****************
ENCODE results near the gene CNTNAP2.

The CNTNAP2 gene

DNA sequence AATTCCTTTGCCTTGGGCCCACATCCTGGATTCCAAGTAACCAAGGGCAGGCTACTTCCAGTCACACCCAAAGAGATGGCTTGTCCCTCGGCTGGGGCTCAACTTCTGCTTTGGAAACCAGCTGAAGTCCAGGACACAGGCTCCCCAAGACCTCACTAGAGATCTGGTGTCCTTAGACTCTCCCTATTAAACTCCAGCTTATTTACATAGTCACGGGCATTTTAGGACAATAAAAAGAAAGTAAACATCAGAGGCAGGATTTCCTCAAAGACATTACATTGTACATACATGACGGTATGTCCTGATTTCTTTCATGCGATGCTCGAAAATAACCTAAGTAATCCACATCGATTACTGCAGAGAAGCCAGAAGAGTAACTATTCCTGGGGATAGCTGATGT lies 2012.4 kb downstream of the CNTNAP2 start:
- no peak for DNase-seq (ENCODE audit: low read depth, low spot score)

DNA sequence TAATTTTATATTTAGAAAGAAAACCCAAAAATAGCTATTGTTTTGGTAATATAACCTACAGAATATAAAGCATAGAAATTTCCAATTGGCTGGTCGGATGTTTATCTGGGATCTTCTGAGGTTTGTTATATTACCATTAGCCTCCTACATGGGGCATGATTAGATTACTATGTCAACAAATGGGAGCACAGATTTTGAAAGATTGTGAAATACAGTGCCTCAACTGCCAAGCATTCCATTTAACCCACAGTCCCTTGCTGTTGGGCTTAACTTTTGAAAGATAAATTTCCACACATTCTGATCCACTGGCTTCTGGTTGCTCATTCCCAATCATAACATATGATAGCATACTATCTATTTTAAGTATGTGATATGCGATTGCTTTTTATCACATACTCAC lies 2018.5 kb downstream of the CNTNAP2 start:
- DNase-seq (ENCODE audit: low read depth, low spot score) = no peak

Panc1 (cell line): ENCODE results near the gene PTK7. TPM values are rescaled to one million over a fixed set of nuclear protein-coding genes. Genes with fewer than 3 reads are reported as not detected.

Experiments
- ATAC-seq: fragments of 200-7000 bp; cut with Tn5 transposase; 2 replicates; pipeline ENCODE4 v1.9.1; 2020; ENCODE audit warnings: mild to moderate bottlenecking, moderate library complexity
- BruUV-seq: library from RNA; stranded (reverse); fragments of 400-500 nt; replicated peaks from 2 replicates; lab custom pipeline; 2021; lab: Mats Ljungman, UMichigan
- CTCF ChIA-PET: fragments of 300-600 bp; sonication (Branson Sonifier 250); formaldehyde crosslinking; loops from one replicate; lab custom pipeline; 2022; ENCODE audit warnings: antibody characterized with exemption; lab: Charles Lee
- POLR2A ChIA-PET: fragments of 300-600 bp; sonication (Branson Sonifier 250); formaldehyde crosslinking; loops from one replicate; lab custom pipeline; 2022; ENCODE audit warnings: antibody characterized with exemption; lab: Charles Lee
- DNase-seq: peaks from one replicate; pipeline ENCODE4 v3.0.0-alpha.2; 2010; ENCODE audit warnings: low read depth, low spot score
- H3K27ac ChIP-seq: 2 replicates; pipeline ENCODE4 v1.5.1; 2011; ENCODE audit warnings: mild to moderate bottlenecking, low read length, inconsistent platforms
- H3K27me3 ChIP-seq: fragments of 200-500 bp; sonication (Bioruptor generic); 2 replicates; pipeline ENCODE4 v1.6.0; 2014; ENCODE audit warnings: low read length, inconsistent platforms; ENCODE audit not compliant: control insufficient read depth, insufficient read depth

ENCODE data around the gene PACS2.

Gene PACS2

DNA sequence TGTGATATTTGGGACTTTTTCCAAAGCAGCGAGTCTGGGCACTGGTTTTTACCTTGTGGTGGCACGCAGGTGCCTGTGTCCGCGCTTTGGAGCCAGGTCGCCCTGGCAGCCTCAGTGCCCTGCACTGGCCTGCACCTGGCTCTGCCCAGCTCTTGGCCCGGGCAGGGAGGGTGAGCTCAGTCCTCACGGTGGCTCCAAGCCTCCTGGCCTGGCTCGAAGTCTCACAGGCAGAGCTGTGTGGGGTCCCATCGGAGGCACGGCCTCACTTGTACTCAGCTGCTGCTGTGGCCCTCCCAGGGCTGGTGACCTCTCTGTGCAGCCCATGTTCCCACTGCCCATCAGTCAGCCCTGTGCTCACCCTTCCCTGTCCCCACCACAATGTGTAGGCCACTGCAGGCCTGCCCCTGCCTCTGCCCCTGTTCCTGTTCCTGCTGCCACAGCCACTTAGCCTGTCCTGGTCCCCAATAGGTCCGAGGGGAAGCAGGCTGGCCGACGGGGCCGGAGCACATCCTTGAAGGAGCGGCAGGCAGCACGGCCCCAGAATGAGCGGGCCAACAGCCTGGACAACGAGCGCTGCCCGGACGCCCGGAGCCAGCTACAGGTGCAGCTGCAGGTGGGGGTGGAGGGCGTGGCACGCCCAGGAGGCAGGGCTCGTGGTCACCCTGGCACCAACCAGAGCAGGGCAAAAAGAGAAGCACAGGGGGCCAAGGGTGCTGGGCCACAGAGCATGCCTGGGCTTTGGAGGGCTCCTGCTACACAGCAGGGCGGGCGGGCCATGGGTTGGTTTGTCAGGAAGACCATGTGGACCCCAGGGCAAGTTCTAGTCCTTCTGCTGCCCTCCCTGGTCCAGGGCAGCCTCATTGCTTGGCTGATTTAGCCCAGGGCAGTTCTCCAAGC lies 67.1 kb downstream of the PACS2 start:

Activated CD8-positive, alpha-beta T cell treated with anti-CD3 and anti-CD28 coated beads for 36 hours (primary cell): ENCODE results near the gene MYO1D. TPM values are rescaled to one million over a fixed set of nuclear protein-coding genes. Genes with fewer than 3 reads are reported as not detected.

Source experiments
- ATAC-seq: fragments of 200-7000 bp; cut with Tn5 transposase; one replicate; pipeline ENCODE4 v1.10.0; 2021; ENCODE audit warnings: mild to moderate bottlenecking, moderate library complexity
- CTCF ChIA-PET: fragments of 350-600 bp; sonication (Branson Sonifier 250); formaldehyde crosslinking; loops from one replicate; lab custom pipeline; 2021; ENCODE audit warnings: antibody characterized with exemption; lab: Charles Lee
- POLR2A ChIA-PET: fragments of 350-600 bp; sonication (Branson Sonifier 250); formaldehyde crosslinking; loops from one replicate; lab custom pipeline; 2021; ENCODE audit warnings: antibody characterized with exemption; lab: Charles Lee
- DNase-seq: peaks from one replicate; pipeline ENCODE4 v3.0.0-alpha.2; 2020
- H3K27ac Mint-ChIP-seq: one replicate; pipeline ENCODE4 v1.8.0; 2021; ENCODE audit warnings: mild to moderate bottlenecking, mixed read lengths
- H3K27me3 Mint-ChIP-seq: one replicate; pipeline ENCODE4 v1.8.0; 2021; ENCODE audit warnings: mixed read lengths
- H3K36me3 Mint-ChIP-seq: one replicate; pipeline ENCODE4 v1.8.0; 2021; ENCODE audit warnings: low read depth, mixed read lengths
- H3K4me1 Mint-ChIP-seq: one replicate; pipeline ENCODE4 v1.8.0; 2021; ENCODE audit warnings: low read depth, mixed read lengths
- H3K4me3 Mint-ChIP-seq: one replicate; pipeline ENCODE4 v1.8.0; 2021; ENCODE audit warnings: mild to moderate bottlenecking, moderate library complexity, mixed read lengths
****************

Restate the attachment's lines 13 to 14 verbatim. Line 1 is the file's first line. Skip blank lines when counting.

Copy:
- DNase-seq: peaks from one replicate; pipeline ENCODE4 v3.0.0-alpha.2; 2010; ENCODE audit warnings: low read depth, low spot score
- H3K27ac ChIP-seq: 2 replicates; pipeline ENCODE4 v1.5.1; 2011; ENCODE audit warnings: mild to moderate bottlenecking, low read length, inconsistent platforms